Forget the debates over laws that can't make a difference; the heat and noise is really all about political tribes attempting to inconvenience each other.
J.D. Tuccille writes:
Last year, I noted the growing tendency of the "dominant political tribes to effortlessly taunt each other by waving cultural flags—or putting the legal screws to lifestyle choices that aren't overtly partisan." Since then, the escalating strife between political and cultural factions has turned into economic warfare, as opponents of private ownership of guns pressure businesses to end relations with the National Rifle Association. The culture war is almost guaranteed to harden the sides rather than hand anybody victory. It's also unlikely to go away, since posturing and stigmatizing is all the combatants have as debate over actual policy slides toward irrelevance.
Ironically, predominately progressive gun opponents are adopting the conscience-driven boycott model—an exercise of free association rights—that many of them sought to deny to social conservatives who spurn the business of gays and lesbians (bake a wedding cake, anybody?). So far, Enterprise Holdings, Avis Budget Group, Chubb Limited, MetLife, Delta, United Airlines, and the First National Bank of Omaha are among the companies breaking ties with the gun-rights group, or just discontinuing discounts to its members. The end goal of this project seems to have less to do with policy changes than with flipping the bird to the five million members of the organization most closely associated with opposition to restrictions on self-defense rights.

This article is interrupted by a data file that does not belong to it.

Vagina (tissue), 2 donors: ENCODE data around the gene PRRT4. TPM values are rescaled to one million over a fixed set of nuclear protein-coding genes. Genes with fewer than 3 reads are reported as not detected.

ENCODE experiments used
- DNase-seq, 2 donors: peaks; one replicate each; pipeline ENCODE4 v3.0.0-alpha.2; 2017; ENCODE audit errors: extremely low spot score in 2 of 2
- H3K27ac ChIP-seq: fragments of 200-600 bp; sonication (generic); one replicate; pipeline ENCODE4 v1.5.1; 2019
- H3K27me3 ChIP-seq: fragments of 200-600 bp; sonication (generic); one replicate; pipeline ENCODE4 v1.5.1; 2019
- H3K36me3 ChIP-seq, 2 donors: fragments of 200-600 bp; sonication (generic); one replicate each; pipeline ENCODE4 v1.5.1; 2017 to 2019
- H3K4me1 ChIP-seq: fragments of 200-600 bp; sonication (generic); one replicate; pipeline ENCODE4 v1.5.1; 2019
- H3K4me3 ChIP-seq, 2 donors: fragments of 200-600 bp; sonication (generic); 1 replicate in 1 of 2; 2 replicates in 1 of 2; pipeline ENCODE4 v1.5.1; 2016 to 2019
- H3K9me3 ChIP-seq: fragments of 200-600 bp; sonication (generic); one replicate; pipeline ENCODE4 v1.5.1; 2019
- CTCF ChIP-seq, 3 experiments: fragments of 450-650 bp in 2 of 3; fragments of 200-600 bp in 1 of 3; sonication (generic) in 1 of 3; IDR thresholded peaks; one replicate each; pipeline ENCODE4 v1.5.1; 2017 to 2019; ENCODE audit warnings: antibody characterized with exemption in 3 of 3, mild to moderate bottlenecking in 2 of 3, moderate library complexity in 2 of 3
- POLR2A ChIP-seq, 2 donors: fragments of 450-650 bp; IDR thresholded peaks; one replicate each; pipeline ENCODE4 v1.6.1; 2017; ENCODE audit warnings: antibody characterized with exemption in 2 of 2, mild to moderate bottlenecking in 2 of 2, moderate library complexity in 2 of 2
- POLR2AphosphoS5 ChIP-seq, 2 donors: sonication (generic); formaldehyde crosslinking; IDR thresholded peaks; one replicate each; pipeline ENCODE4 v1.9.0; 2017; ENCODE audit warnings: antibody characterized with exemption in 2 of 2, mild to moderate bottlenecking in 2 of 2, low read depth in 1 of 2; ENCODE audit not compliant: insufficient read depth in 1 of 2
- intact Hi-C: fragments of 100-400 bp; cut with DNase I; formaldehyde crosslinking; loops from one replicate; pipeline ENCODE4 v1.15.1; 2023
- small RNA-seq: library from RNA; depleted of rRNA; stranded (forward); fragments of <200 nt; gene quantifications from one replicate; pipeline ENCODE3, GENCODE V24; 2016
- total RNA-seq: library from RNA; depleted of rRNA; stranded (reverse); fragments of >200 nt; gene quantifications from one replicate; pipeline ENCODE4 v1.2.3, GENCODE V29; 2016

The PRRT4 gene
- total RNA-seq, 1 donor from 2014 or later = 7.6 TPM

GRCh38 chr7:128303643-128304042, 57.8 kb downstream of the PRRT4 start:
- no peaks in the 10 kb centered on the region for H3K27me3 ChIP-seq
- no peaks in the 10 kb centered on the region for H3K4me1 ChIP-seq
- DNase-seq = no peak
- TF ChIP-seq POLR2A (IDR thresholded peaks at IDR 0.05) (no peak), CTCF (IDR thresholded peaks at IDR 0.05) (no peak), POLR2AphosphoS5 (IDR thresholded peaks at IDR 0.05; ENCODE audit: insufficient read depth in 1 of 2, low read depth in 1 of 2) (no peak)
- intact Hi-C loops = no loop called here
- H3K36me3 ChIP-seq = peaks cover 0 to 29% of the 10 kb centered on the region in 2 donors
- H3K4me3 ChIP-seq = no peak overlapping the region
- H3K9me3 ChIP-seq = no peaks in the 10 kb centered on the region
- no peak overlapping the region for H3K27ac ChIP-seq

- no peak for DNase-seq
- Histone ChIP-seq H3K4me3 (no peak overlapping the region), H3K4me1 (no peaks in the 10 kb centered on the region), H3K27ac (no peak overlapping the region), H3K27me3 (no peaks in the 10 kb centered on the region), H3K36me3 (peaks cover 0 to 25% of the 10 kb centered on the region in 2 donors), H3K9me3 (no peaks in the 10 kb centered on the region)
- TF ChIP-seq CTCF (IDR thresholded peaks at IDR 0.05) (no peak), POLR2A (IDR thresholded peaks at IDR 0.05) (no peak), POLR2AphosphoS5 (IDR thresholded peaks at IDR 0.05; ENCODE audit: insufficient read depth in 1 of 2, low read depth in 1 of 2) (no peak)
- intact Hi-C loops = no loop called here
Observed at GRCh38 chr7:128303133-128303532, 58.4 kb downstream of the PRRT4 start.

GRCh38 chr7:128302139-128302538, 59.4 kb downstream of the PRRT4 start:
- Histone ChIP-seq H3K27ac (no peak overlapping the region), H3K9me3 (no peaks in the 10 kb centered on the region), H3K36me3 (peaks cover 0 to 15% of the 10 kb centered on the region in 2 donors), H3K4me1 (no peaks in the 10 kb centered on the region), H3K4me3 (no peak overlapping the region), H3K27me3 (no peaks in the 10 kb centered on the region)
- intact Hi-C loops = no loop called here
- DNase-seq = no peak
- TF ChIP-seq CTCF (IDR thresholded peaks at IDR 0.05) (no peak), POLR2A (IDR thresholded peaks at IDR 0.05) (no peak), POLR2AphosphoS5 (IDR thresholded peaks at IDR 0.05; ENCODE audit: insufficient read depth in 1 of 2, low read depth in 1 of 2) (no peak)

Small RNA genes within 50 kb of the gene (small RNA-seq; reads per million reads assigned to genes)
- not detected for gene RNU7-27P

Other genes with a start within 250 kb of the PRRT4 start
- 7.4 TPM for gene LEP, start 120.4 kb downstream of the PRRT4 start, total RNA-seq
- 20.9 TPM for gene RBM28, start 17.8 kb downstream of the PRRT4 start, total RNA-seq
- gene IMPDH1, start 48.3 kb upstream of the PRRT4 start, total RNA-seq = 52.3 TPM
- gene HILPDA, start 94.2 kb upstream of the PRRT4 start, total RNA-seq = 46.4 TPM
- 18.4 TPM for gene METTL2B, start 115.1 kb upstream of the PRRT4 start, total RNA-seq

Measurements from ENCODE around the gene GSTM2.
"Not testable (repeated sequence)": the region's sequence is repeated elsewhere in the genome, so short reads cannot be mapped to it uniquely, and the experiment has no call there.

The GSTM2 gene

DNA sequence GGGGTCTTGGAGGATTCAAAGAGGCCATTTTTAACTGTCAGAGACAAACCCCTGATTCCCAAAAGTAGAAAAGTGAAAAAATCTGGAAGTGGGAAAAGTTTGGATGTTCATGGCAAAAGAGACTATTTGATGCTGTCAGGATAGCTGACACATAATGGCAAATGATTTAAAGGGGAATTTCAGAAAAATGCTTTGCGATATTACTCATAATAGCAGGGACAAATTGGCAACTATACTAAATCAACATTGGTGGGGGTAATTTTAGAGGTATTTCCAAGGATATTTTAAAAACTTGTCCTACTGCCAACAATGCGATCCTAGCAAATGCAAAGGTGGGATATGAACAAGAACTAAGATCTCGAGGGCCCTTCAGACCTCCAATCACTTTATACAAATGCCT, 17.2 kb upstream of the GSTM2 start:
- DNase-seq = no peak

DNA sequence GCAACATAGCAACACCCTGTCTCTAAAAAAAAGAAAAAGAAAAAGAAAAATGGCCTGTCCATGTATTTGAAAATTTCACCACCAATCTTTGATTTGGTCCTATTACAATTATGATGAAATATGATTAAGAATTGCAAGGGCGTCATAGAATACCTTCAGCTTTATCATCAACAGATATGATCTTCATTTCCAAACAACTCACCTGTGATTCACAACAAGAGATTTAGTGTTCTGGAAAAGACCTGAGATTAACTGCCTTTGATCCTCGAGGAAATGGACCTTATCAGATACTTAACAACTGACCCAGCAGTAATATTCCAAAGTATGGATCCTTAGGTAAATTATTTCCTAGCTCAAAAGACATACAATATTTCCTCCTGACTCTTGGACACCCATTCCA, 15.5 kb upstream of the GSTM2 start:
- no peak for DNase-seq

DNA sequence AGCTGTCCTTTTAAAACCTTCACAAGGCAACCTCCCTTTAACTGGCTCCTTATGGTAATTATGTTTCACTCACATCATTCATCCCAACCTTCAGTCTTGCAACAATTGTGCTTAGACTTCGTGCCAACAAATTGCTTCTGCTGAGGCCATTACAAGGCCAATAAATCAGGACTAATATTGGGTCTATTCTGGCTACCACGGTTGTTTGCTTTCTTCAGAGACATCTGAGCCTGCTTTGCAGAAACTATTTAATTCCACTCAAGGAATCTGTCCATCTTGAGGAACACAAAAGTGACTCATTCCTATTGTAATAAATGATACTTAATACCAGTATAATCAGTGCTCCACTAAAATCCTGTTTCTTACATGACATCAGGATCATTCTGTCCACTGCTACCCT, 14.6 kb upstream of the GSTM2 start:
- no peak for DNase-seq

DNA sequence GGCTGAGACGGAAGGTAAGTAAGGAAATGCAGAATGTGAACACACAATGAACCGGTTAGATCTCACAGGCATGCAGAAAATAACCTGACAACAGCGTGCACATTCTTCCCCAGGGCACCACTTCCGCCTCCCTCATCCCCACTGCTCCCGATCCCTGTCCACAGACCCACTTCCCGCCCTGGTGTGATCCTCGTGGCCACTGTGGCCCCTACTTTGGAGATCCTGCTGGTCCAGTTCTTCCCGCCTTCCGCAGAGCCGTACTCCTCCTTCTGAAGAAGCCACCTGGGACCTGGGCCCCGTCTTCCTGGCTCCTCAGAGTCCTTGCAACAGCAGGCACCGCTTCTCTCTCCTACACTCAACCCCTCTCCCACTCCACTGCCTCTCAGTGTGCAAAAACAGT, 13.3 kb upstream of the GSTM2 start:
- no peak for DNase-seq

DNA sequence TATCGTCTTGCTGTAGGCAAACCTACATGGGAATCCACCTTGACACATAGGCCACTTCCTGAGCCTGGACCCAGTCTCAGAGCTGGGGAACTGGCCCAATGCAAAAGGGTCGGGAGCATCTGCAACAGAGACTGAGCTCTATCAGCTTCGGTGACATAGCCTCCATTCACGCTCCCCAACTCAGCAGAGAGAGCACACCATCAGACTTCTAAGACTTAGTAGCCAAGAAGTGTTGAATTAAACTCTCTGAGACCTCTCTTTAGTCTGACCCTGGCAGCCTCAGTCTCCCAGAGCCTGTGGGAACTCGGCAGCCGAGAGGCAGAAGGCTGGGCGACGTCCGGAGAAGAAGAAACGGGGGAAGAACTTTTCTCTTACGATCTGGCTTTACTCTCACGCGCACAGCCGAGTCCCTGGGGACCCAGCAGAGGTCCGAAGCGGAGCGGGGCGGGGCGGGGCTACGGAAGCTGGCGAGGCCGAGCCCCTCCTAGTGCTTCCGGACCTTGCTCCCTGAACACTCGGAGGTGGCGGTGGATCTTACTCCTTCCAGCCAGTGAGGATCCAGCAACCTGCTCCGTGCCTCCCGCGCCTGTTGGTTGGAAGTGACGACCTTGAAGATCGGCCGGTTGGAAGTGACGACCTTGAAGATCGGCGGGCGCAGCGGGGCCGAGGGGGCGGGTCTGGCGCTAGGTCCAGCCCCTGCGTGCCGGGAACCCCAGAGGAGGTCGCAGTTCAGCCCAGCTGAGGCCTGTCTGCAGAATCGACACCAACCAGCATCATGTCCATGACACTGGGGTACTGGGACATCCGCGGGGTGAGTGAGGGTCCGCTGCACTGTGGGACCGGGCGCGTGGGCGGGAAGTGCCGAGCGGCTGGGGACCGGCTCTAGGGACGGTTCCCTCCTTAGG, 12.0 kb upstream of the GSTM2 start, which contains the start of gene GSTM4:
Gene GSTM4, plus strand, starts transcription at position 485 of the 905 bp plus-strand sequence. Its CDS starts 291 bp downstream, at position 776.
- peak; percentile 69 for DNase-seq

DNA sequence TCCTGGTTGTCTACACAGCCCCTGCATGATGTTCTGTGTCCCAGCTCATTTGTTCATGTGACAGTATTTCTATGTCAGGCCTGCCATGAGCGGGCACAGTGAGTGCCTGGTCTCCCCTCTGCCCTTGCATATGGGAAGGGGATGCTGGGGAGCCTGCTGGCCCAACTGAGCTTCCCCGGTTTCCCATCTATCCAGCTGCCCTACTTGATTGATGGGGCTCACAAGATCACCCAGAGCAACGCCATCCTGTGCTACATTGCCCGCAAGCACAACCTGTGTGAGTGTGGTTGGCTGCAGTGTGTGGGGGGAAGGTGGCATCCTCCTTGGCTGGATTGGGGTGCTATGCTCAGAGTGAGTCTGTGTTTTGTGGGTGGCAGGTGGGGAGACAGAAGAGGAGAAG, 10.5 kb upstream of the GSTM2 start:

"I think that the best way to describe the gun debate in this country is not as a policy battle but as a culture war," the conservative writer David French recently told an interviewer. "What you often see are two competing visions of a way of life, two competing visions of what it means to be a citizen in a constitutional republic, two competing visions of the kind of society and culture you want to live in."